What Am I Supposed To Do With All This Mud?
Last updated 2/24/2021 at 4:10pm
Editor’s Note: The following was written by Addison Bradley, a livestock agent, with the N.C. Cooperative Extension.
As I sit here writing this, I’m looking out the window and it’s raining - again. I’m also thinking about what we will face this afternoon when we go to the farm to take care of our cattle, and I’m sure it’s no different than what most of you are dealing with. Our winters often bring us moisture and cloudy days – the extremely muddy result being only something that a pig or small child would enjoy.
Mud creates a lot of problems and challenges that have negative effects on our operations. It creates potentially dangerous situations for both cattle and farmer from a footing standpoint, it reduces livestock performance that affects your bottom line, and has negative effects on future forage production. There is not much we can do about the mud right now, but we should be thinking about how to repair these damaged areas once spring finally gets here and things dry up.
If you do nothing, you’ll be left with a pasture that is rutted up by hoof traffic and tractor tires and one that may grow a significant population of weeds and undesirables. Winter feeding areas typically have a forage base that is crushed, root systems that are destroyed and bare soil that is compacted. Each of these have significant negative effects of the ability of this ground to grow desirable forages and to infiltrate water and nutrients later on.
Plan on spending a little time on these areas this spring. They need rest and rejuvenation. The first thing to do is to get the ground ready. As mentioned above, these areas are damaged by hoof traffic and need to be smoothed up in order to provide a good seedbed for whatever you decide to plant. It will be much easier to accomplish this with no forages present, so don’t wait too long after cattle are removed. We need to understand is that there are a lot of nutrients laying in these areas ready to be used by plants when things start growing again.
The next step is to get some roots growing to help break up that compacted soil structure. If this is an area that you use for winter feeding each year, it is probably best to look at planting a summer annual that you can move cattle back onto during the summer months when cool season grasses aren’t growing much.
This will also help offset some of the negative effects of grazing endophyte infected fescue when temperatures are hot. Some of your options for annual warm season forages include: improved crabgrass, pearl millet, sudangrass, and annual or perennial lespedeza. The target time for getting these in the ground is early April to mid-May, which should fit in nicely with cattle coming off of these areas and going to greener pastures.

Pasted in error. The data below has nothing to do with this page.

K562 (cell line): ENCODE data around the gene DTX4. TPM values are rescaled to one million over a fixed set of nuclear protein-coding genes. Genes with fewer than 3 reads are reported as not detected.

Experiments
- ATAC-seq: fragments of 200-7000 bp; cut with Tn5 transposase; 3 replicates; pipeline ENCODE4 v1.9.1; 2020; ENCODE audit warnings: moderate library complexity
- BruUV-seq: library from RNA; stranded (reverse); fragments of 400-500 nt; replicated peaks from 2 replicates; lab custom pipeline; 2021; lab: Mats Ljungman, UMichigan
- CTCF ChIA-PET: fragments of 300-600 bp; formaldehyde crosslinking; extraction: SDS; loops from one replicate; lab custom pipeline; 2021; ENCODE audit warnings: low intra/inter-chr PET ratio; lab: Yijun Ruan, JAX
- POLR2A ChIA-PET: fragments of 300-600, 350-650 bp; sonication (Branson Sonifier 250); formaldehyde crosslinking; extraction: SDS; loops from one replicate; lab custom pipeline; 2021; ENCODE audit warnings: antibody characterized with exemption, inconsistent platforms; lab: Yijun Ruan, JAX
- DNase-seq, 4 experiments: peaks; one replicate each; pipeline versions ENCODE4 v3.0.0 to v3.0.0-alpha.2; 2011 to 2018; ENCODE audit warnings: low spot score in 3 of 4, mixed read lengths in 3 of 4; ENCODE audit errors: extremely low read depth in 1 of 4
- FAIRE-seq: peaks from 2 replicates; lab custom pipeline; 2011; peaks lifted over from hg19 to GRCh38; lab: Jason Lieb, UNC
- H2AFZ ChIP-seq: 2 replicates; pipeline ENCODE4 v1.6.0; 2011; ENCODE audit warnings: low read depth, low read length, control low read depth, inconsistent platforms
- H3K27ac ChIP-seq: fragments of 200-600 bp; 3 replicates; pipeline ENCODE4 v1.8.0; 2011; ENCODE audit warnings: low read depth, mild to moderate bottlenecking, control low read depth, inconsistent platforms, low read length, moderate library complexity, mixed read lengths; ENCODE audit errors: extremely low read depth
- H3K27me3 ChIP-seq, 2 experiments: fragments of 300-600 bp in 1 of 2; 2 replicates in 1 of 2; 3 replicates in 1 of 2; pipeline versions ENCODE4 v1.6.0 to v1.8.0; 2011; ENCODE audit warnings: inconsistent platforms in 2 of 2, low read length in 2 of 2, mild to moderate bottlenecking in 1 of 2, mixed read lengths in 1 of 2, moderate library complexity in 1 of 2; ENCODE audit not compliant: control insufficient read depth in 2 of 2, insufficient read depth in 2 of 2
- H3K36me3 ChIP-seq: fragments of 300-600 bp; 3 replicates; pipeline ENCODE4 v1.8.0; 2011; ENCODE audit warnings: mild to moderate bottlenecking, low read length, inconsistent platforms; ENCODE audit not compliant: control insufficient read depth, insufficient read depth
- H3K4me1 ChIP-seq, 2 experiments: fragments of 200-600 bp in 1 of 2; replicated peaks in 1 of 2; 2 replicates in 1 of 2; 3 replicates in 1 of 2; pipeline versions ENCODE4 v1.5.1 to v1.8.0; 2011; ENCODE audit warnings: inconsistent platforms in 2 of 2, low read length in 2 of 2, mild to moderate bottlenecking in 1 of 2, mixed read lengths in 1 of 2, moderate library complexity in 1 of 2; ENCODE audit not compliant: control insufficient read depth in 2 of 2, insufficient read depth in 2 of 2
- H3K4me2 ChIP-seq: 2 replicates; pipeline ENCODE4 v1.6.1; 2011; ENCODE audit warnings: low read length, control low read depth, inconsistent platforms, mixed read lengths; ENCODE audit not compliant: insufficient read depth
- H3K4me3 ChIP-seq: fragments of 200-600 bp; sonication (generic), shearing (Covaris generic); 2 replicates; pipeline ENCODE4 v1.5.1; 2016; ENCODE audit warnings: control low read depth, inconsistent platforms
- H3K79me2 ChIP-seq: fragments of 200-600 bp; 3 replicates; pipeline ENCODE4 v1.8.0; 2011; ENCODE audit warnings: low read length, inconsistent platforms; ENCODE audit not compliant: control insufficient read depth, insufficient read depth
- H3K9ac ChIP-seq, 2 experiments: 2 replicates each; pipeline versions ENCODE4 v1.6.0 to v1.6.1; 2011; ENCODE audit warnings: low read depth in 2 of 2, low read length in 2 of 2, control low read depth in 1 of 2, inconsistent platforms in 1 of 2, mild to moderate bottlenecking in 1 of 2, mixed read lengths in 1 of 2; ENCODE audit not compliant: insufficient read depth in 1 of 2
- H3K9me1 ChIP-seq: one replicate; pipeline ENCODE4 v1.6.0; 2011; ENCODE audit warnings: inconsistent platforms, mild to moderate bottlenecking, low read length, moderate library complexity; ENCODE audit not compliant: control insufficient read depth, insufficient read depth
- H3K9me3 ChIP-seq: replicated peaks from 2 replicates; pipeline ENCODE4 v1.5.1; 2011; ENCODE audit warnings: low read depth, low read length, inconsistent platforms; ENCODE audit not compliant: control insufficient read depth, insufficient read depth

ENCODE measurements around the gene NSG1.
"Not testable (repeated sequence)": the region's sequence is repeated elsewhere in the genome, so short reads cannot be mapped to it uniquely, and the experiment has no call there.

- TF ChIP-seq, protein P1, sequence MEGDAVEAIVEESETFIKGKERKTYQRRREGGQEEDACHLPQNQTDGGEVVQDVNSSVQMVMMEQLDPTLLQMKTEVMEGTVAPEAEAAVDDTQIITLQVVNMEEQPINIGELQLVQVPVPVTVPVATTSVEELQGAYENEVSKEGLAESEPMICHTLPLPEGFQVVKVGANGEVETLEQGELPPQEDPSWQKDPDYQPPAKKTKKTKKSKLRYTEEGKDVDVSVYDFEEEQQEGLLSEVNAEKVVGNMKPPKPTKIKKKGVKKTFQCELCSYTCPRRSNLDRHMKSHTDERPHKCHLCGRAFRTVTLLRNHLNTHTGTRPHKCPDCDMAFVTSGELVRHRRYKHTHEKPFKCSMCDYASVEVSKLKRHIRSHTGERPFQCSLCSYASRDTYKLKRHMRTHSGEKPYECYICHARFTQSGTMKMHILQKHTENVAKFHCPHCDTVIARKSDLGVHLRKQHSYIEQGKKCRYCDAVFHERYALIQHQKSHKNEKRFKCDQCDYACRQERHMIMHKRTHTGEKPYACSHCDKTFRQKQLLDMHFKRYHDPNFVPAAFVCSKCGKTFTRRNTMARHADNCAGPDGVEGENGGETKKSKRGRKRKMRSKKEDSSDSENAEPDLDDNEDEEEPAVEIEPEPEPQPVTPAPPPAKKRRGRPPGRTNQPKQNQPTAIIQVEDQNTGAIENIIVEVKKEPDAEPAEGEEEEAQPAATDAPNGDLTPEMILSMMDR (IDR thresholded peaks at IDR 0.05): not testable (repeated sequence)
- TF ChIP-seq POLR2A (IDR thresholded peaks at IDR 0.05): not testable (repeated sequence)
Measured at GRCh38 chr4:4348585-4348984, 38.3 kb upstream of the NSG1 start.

In order for this to be successful, these areas need to rest. It will be very tempting to turn cattle on too soon because there will be a lot of high-quality forage growing that you’ll want to graze. We have to give these plants time to grow, both above ground and below.
Remember this ground has been worked and smoothed, so it may take a little extra time for the roots to actually take hold. You want those root systems to develop in order to help convert that compacted soil structure into a more porous one. This really helps those summer showers penetrate down in the soil and not run off the surface, allowing roots to continue to thrive. Before turning livestock on these areas, it is a good idea to go out and perform a pull test on a few of the plants to make sure the roots have fully developed. If you’re able to pull them out of the ground then that means your cattle will too and you should wait a little longer.
We don’t want mud, but most winters it is inevitable. There are several other factors to think about when dealing with these muddy areas and how they affect your operation, but it would take several more pages to discuss. The immediate thing to consider is repairing what we have in order to keep weeds at bay and give our cattle something beneficial to graze this summer. If you have more questions about this process or how to minimize the amount of mud next year by installing heavy use areas and adjusting stocking rates to limit the amount of hay you feed, please contact Bradley at (828) 884-3109.